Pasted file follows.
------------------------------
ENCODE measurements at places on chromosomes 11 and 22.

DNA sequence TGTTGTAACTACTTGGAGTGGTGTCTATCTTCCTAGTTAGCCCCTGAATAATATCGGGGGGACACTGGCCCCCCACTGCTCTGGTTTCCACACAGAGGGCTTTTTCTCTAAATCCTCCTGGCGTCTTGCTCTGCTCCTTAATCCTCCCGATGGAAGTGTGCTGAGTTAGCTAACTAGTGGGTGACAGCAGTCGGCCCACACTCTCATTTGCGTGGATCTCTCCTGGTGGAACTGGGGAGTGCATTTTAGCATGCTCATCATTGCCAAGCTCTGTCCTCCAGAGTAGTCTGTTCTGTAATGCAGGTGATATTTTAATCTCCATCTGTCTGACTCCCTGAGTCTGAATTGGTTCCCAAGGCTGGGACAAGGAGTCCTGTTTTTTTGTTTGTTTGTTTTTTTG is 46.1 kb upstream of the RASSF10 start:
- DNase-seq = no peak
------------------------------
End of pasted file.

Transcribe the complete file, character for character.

ENCODE measurements at places on chromosomes 11 and 22.

DNA sequence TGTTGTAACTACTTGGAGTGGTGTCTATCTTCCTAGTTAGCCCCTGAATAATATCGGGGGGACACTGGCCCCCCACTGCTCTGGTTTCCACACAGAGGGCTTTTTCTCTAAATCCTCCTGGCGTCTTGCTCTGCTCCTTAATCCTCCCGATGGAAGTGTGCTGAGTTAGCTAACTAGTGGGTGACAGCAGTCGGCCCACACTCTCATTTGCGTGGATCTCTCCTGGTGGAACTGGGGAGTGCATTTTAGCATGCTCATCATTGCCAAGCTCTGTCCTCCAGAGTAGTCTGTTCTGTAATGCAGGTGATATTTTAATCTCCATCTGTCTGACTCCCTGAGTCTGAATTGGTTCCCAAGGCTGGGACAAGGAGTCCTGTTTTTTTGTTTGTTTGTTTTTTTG is 46.1 kb upstream of the RASSF10 start:
- DNase-seq = no peak